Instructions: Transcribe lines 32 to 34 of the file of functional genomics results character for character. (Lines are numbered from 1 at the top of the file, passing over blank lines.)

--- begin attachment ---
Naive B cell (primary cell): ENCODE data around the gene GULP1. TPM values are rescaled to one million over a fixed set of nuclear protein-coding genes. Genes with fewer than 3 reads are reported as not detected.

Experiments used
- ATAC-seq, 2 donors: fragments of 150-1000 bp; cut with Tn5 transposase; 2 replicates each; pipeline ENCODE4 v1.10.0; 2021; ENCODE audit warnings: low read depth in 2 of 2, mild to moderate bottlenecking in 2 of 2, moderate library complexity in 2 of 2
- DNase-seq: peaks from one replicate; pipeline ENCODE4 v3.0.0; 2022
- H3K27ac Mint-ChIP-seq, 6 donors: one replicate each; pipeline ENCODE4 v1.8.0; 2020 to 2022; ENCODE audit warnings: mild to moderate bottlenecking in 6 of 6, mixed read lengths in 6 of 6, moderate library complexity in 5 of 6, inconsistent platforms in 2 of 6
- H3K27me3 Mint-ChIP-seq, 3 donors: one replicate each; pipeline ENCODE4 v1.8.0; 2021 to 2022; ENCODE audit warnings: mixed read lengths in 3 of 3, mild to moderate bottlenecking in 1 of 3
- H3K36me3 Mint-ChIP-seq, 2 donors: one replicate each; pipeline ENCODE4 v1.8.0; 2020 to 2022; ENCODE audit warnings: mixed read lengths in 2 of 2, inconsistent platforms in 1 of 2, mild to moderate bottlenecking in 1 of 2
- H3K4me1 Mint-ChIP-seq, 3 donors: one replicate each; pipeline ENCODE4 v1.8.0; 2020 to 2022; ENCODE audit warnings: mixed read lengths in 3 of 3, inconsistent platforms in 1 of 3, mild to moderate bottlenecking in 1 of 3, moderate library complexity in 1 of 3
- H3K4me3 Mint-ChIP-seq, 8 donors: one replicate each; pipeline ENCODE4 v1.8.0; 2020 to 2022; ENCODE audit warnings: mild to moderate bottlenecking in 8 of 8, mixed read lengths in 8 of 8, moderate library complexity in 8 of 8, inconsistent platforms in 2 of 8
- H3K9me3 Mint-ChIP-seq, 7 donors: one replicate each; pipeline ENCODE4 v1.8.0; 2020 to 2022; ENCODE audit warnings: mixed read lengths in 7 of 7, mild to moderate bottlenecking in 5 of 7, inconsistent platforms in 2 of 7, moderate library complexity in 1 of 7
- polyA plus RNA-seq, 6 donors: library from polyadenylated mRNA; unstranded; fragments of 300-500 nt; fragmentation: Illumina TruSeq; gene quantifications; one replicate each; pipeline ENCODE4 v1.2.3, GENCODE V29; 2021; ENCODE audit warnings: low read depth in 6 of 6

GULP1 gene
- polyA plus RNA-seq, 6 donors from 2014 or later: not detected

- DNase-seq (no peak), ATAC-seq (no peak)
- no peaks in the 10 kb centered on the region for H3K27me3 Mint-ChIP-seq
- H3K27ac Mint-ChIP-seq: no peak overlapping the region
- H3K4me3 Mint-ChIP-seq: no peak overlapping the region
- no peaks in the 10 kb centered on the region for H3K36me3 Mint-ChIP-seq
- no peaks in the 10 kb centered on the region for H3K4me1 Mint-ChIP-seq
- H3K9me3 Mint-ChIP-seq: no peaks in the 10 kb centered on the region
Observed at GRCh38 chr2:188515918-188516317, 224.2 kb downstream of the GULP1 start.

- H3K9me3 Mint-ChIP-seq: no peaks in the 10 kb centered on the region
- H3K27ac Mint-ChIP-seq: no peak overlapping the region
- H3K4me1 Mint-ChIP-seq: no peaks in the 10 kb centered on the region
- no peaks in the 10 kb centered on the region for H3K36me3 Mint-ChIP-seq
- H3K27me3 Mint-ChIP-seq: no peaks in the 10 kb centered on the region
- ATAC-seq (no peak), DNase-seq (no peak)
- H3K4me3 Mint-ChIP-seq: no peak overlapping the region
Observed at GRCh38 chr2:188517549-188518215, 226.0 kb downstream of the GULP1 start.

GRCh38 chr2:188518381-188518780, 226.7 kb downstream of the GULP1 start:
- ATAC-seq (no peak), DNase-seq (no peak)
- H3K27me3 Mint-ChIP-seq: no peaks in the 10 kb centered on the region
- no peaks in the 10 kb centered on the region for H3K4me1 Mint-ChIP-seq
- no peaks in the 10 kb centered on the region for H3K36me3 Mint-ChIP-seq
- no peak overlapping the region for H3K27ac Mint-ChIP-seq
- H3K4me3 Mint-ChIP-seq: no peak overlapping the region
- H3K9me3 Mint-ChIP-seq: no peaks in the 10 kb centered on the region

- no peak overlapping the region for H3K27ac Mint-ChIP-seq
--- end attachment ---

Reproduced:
- H3K27me3 Mint-ChIP-seq: no peaks in the 10 kb centered on the region
- no peaks in the 10 kb centered on the region for H3K4me1 Mint-ChIP-seq
- no peaks in the 10 kb centered on the region for H3K36me3 Mint-ChIP-seq